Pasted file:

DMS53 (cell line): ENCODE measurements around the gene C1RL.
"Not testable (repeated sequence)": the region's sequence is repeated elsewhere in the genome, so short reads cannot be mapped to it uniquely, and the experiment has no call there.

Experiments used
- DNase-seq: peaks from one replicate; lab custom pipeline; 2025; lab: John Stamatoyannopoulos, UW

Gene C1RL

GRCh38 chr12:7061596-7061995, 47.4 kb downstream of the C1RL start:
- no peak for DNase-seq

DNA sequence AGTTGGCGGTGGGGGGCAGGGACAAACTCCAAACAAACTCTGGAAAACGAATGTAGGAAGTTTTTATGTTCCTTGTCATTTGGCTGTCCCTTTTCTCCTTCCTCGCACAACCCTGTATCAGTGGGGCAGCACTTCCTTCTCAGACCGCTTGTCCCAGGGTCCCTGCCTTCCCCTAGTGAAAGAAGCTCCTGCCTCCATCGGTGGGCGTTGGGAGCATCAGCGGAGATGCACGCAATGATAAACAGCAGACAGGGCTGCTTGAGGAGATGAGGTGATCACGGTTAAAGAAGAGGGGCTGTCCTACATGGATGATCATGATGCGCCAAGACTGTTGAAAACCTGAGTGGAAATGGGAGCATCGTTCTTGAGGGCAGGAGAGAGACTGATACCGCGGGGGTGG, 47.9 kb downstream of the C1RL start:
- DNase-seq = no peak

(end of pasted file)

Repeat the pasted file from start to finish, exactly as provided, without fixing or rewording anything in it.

DMS53 (cell line): ENCODE measurements around the gene C1RL.
"Not testable (repeated sequence)": the region's sequence is repeated elsewhere in the genome, so short reads cannot be mapped to it uniquely, and the experiment has no call there.

Experiments used
- DNase-seq: peaks from one replicate; lab custom pipeline; 2025; lab: John Stamatoyannopoulos, UW

Gene C1RL

GRCh38 chr12:7061596-7061995, 47.4 kb downstream of the C1RL start:
- no peak for DNase-seq

DNA sequence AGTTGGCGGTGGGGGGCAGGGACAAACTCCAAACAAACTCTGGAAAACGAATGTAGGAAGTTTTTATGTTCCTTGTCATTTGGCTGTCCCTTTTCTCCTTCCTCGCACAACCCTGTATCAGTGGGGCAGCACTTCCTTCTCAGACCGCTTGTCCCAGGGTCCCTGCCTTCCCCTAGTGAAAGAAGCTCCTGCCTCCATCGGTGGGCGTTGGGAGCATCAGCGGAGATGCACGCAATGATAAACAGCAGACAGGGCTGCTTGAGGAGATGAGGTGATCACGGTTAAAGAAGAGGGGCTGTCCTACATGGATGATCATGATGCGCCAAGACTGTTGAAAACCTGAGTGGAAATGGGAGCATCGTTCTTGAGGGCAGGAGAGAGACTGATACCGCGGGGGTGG, 47.9 kb downstream of the C1RL start:
- DNase-seq = no peak